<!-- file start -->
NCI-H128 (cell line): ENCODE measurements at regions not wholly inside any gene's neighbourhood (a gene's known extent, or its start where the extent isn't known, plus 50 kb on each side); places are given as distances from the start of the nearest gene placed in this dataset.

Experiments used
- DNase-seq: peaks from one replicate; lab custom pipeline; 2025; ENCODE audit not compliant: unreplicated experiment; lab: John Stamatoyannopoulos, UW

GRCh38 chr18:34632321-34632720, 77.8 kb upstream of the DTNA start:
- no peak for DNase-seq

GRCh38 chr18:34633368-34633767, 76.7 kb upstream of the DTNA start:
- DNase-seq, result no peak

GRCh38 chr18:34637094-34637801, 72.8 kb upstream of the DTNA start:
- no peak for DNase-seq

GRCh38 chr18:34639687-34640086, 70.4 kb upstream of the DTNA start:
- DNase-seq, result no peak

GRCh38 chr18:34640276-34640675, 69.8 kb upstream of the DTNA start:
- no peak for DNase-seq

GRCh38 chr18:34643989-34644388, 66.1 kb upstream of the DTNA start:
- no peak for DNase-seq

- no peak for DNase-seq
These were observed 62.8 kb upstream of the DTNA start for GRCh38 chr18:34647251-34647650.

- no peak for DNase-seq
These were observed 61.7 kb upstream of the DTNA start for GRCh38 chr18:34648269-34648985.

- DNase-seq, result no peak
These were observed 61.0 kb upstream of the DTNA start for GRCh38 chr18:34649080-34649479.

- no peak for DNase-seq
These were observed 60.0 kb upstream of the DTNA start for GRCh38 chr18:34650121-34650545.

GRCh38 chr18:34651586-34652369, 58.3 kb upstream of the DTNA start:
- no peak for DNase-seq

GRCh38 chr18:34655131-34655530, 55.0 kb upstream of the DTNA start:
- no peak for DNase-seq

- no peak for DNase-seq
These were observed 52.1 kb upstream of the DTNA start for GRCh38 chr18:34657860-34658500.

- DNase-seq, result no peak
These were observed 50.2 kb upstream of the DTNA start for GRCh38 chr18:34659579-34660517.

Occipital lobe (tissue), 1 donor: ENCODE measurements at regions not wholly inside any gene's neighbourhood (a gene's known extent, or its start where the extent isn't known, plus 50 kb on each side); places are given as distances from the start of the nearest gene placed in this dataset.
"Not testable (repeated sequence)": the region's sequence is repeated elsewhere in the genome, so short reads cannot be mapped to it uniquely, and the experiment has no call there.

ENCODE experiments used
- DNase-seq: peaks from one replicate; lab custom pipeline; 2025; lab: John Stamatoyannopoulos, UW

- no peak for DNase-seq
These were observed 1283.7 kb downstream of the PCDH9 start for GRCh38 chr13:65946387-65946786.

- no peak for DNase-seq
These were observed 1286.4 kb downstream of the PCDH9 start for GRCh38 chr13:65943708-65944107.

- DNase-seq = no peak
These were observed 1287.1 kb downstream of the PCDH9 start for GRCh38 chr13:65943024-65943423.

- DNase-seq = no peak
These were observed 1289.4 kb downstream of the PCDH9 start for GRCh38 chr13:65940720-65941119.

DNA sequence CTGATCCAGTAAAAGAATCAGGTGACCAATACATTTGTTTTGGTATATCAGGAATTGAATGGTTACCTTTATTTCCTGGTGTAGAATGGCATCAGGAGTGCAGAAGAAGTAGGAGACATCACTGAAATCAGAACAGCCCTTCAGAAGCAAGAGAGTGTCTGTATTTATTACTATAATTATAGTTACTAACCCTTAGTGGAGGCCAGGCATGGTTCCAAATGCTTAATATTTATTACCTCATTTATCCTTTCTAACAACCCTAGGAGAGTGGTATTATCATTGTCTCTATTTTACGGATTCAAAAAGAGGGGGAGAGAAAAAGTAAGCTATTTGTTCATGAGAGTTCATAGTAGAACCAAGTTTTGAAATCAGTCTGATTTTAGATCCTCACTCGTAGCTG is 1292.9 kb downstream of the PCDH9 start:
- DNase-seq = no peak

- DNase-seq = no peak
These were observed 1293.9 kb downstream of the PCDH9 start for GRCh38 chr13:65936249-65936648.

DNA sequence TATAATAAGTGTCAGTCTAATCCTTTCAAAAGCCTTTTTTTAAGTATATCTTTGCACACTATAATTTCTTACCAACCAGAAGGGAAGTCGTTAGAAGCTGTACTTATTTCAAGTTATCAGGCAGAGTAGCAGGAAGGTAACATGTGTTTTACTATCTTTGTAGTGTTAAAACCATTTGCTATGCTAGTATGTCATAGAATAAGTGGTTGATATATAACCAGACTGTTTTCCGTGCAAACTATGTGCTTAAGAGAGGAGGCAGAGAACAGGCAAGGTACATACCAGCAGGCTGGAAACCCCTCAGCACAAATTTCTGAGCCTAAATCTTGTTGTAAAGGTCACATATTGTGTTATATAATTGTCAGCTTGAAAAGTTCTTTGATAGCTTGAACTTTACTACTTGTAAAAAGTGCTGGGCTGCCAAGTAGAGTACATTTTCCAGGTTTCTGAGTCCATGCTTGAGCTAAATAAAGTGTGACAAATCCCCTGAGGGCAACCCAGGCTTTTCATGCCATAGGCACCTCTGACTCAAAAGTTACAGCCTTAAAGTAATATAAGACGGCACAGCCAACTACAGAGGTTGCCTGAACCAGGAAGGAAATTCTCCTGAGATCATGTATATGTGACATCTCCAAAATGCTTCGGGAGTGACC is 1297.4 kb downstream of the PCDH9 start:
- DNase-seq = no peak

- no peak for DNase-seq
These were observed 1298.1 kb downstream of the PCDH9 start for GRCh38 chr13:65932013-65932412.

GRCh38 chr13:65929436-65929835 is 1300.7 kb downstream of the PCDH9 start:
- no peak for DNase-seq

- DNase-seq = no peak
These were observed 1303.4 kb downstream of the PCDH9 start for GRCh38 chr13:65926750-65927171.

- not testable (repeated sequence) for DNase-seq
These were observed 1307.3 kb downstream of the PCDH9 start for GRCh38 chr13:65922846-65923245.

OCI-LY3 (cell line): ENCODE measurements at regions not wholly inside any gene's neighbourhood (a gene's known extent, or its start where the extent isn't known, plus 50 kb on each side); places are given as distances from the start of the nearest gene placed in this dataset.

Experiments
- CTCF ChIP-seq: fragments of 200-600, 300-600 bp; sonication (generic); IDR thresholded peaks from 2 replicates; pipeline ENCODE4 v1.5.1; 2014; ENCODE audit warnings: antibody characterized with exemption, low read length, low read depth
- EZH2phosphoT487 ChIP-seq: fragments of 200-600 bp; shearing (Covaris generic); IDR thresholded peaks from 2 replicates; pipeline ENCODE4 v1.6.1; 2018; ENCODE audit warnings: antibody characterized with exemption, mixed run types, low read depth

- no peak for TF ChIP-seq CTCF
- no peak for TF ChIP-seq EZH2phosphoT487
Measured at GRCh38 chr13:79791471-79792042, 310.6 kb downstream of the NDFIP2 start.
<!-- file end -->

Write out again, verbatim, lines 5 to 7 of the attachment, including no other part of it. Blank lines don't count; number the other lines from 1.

- no peak for DNase-seq

GRCh38 chr18:34633368-34633767, 76.7 kb upstream of the DTNA start:
- DNase-seq, result no peak